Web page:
My mother and I cannot think of anything that she would actually want to see on Sunday. Flushed Away? “NO.” Apparently, despite the fact that she loved Finding Nemo, my mother has finally outgrown animation (it is so animation! Materials are given animation in some fashion!) and will not see them because all the other moms might laugh at her, or... something. But it does have Hugh Jackman! “Only his VOICE!” Okay, simmer down there. The Departed? “Ew, that’s too violent.” The Prestige again? “I’m not paying to see that twice! We’ll get the DVD.” Well, you don’t want to see The Queen, and Borat and Saw III are right out. You tell me--what’s left? My mother heaves the sigh of a martyr: “We may just have to go see MARIE ANTOINETTE.” GASP.
Meanwhile, I worked on my NaNo some more, and while I was washing my hair, I actually thought of the end of the story. Now, those of you who have read any of my previous literary natterings may know that I always come up with a beginning and an ending, possibly not even in that order, before I try to connect the two with this, how do you say, plot in the middle. So I knew the literal ending of the story--who lives, who dies, whatever. But I wasn't happy with the final paragraph. I'm a big fan of what I call "sticking the landing"--ending on some image or paragraph or phrase that not only feels final, but has some kind of thematic significance or somehow blows the reader's mind in some small way. You know how people will flip to the end of the book first, and mostly it doesn't do any good because it's all dénouement that doesn't mean anything if you didn't get there honestly? Well, I am one of the few writers who might actually put a major (okay, at least a minor) revelation in the last sentence. Daniel Handler does this beautifully in the last Lemony Snicket book; JK Rowling has said she's long known what the last word of the last Harry Potter book would be. I won't say what it is lest someone keel over dead from spoiler, but it's pretty widely known if you want to look it up. So it was a big thing for me to finally realize what the last paragraph of this story should be, because it was like I'd poured the foundation for the story: I knew exactly what I would be building on.
Internet auction for prayer letters canceled; God puts up smiting rod. For now.
From coast to coast, people are lining up to answer the prayers of members of a northern New Jersey congregation whose pleas apparently went unheard when their letters to God were dumped in the Atlantic Ocean. And the New Jersey fisherman who found them bobbing in the surf canceled an Internet auction for them on Friday after seeing how sincere the interest was among the faithful who want to make sure that someone finally hears each request.(Thanks, bluebren.)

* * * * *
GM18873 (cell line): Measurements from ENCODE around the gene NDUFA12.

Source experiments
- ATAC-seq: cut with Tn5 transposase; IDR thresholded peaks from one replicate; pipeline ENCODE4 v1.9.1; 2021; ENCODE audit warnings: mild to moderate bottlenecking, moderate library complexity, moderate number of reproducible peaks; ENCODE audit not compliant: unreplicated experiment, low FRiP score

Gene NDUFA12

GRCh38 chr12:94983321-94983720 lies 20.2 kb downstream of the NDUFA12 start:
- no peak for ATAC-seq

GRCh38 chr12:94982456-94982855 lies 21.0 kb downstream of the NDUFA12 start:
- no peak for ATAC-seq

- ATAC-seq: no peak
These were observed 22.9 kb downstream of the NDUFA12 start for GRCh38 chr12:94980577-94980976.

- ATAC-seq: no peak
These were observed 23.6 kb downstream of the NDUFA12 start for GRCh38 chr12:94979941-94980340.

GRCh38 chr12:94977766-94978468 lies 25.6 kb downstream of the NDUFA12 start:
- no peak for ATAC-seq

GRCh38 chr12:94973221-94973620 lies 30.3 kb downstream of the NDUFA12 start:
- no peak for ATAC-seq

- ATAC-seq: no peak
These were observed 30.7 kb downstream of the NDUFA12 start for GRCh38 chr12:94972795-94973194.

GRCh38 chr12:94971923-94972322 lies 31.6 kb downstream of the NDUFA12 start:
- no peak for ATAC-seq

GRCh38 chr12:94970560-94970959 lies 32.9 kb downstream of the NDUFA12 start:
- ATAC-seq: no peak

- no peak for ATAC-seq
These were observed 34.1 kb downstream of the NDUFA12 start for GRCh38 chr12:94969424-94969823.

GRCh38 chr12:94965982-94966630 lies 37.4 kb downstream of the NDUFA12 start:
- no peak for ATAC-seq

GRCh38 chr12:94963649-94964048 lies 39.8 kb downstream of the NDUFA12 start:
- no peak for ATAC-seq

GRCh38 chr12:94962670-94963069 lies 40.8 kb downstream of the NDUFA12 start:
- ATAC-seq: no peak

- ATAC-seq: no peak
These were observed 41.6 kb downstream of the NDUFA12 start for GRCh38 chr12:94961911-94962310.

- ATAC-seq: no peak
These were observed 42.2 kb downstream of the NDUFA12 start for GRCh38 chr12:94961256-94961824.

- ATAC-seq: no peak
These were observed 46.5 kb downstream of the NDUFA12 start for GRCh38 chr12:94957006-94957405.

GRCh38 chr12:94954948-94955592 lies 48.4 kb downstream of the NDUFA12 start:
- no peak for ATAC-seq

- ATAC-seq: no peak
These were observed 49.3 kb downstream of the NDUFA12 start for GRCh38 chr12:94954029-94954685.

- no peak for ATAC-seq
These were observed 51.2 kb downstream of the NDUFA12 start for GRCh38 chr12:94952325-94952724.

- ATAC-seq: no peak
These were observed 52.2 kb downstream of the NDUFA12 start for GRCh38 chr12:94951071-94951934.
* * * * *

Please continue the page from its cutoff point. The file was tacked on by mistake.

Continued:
"The religious folks are coming out of the woodwork," said Bill Lacovara, a Ventnor insurance adjuster who found the letters on the beach in Atlantic City last month while fishing with his son. "It's been non-stop: a pastor in Texas, one from Colorado, another from somewhere in the midwest. One guy said he wants to write a play about this."
Of the 300 or so letters he found in the surf, Lacovara offered about half of them for sale on eBay, thinking that at most he'd make a few dollars and take his family out to dinner. But when more than 25 bidders pushed the price over $550 in less than 24 hours, he knew things were getting out of hand, and canceled the auction. "It was never my intent to make a lot of money off this," he said. "If it went over $100 or so, we were going to donate it to charity."
Titanic's success bittersweet to Winslet. Aww--she doesn't even spout the usual "It made me a big star and there were downsides to that" stuff; it was bittersweet because her first love died the week it came out.
Dali framed for "Surreal" movie. I do not think this word "framed" means what they think it means.
particle_person brings us a link from Making Light: Rumsfeld to hire internet sockpuppets.
Officials involved say the new effort, which was conceived by Assistant Secretary of Defense Dorrance Smith, is not primarily a response to negative coverage but rather is aimed at more aggressively challenging articles and broadcasts deemed inaccurate and at making better use of podcasts, blogs and other new outlets. (New York Times)If Rumsfeld thinks he can handle it, well--man, have I got a recommendation for him.
Headstone found at Dickinson home. "What do you do with a used gravestone?"
Oh, Radcakes. Build a bunker now.
Neil Patrick Harris says he is gay. Wait, this is news?
jasminelily: "Totally off topic, but it would be great if you could drop a few wordsin your next linkspan (if it's before or on Nov. 7) about 866 OUR VOTE. It's a nation wide free phone number that people can call with any questions about voting or the voting process, and its whole purpose is to help Americans vote. It's run by a totally non partisan group, and is staffed by lawyers from all around the country, and is a great resource for helping keep elections fair. The phone lines are live now, and will be all through election day." You know, in case you'd like to call up and ask them if it's true that naturalized citizens can't vote, ASSHAT.